Harnett, who has served on the board of the $11.2 billion company since 2019, undertook a certification program through the Directors and Chief Risk Officers Institute to round out her risk oversight skills, earning a qualified risk director designation. Bank Director also has a certification program specific for bank directors. 

“There’s compliance risk, environmental risk,” she says. There are “all types of different risks you have to look at and figure out how you can manage effectively. You can’t run a financial institution without taking calculated risks.” 

To overcome organizational silos, the board has to know how to identify them in the first place. Directors shouldn’t be afraid to challenge the data when something doesn’t feel wholly consistent, and “be curious and ask questions like a 5-year-old,” Faquir says. “The best way for the board to recognize that that is happening in the first place is to ask questions.”  

The board can actively listen to how the management team discusses risks and the strategies deployed to manage those risks, Maddox says. Directors should pay attention to inconsistent communication and messaging around risks and ask about those, she adds. 

Frequently, the board’s risk committee with have access to a dashboard that presents key risk indicators along with their status level and how closely they may need to be monitored. This can be a valuable tool, but it’s important that directors view it through a critical lens, Harnett says. 

“What has changed since the last time we saw it? Is there something in the environment that isn’t being considered?” she says. “One of the key roles of a board member is asking good questions.”

The board may also overcome the issues posed by organizational silos if it can cultivate an environment where executives and directors feel comfortable raising a dissenting voice, she adds. Bank Director’s Editor-at-Large Jack Milligan, one of the presenters for Bank Director’s Corporate Governance Workshop Monday, says it is vital that boards have independent directors who can provide credible challenge to management.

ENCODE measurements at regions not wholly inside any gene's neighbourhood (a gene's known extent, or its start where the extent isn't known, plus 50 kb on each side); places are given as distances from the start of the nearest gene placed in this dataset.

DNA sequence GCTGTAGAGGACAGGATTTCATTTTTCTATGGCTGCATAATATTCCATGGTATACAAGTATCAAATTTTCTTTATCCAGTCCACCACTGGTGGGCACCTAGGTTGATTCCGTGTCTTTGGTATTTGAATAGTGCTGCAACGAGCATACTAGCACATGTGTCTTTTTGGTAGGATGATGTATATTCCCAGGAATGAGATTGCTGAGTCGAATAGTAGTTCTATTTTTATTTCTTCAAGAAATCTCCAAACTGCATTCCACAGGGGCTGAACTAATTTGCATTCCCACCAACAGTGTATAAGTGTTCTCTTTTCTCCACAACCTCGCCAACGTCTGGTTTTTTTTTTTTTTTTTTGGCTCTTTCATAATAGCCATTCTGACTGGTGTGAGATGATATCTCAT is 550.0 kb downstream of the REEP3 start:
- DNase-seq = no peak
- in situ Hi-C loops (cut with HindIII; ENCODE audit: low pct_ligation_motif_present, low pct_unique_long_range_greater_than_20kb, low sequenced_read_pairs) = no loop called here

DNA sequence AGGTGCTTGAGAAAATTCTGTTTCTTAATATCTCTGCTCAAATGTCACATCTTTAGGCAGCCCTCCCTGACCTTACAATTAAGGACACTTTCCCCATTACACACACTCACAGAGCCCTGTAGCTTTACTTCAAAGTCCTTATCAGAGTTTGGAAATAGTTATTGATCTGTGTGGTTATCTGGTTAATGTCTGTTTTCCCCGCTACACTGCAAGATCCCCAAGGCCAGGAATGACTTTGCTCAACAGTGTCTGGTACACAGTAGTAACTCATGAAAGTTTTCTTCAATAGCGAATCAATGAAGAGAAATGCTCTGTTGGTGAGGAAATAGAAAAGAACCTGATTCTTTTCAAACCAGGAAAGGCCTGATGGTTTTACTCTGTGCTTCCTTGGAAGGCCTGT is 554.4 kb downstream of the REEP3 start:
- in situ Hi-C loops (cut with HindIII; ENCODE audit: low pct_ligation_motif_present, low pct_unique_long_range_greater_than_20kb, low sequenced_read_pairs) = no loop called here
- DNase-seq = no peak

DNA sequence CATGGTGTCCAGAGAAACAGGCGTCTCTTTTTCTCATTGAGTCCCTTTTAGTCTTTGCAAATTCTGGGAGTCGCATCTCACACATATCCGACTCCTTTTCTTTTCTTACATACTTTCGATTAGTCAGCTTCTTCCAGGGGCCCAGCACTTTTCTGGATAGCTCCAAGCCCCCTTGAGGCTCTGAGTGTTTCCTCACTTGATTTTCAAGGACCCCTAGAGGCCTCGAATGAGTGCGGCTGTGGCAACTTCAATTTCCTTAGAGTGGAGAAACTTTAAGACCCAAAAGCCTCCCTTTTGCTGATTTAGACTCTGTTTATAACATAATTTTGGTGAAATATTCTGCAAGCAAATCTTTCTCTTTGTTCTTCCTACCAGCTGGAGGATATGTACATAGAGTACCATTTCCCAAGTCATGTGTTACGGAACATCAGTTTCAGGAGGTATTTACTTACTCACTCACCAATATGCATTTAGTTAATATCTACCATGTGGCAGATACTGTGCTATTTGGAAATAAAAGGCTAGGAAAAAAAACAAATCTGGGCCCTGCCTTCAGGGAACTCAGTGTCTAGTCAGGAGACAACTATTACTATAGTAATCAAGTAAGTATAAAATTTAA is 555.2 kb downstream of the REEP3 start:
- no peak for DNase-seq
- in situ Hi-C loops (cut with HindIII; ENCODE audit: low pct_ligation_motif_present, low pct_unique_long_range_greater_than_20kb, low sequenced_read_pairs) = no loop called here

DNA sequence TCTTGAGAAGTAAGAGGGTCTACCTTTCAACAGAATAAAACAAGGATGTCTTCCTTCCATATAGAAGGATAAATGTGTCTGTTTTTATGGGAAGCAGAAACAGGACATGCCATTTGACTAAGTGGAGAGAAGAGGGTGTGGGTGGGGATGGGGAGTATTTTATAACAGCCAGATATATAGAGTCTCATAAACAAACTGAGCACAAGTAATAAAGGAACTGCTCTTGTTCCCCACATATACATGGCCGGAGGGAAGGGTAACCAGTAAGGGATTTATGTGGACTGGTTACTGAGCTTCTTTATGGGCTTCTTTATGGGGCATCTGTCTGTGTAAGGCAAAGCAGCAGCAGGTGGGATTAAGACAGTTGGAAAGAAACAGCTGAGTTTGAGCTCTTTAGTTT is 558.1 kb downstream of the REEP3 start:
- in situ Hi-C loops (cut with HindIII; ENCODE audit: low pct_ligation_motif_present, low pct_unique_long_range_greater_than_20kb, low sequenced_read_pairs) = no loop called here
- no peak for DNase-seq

Ultimately, it’s not the board’s job to tear out organizational silos, but to make sense of the information it receives and encourage that to be shared freely across the firm.  

Understand that to some degree, silos are inevitable and exist for a reason, Faquir says. Size and organizational complexity may contribute to silos, but the predisposition is usually already there. Silos might also come into being as a function of personality type, when an executive who controls a process or product rises through the ranks.

“There is no single root cause, truly,” he says. “At the end of the day, silos are people problems, but they’re not because of problem people.”


Laura Alix

Director of Research

Laura Alix is the Director of Research at Bank Director, where she collaborates on in-depth strategic research for bank directors and senior executives, including Bank Director’s annual surveys. She also writes for BankDirector.com and edits online video content. Laura is particularly interested in workforce recruitment and retention strategies, and environmental, social and governance issues facing the banking industry. Previously, she covered national and regional banks for American Banker, and before that, she covered community banks for Banker & Tradesman and The Commercial Record. Based in Boston, she has a bachelor’s degree from the University of Connecticut and a master’s degree from CUNY Brooklyn College. You can follow her on Twitter or connect on LinkedIn.